When I worked for a startup a few years ago, I was under tons of stress, and my journal helped keep me sane. I regularly came up with new observations about how my mind was working, and having those things down on paper let me keep working with them so I could change (and treat myself better).
I don't usually reread my journals either, but in that same startup time period I reread my journals from the beginning, trying to find the roots of some of the mental habits that caused me trouble -- I was very interesting to see how my feelings and memories about some things in my past didn't match up with what I wrote at the time.
I don't journal on a regular basis -- I basically write when I have something that's bugging me, or when I have free time and I'm aware that I haven't written in a long time. (A quick look shows that my last journal entry was in October.)
02-15-2005, 09:23 AM
It seems to me that journaling is one of the key tools for higher altitude thinking.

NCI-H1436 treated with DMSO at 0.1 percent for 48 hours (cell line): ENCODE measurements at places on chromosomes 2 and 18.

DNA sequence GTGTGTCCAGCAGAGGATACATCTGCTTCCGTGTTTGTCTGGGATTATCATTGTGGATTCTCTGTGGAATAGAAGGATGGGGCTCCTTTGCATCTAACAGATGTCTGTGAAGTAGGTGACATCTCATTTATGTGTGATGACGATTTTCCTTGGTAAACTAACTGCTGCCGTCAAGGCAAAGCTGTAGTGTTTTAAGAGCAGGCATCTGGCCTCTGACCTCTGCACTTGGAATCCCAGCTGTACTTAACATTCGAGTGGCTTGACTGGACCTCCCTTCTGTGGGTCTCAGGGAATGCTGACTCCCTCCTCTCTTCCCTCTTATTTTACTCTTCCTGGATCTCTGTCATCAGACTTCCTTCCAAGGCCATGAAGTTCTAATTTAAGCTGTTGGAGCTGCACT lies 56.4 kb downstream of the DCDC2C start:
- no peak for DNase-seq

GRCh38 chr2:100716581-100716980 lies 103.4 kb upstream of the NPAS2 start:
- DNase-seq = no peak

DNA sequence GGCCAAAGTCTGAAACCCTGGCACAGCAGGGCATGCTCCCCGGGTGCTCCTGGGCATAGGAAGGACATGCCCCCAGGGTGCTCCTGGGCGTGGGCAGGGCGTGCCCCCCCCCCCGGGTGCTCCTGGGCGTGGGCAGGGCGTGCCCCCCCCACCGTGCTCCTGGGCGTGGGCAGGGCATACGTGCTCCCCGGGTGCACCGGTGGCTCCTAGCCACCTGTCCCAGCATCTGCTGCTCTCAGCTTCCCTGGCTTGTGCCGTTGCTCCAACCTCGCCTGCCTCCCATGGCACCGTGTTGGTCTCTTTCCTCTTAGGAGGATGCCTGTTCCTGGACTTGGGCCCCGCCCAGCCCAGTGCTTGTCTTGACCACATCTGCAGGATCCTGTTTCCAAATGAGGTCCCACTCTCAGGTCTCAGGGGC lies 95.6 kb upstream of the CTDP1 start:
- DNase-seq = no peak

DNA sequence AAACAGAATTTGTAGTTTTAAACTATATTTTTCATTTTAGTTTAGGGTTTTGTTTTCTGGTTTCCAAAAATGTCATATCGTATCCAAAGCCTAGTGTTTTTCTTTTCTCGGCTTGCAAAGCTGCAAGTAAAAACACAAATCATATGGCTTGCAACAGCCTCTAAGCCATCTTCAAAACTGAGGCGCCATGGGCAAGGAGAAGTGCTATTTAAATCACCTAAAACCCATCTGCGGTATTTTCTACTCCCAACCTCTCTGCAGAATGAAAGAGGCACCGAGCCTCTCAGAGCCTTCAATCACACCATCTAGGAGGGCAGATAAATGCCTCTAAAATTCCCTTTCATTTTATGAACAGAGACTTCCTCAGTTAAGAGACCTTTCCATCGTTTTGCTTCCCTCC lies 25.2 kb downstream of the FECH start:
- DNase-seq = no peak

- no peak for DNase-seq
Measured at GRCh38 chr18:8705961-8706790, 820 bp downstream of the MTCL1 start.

Let’s say you sit down to do a higher altitude review of your life, and let’s say you haven’t done one for about a year. There is a very good chance that you will make some adjustments as a result of that review. The result will be a refreshed sense of alignment.
Now, in the days and weeks leading up to that review there were pressures on your life due to the lesser alignment. Chances are, like me, you will have been writing “notes to self” for a while as you try to make sense of the imbalances you are experiencing. I think journaling would give greater clarity, especially in identifying the things you are not doing that you really feel you should be doing.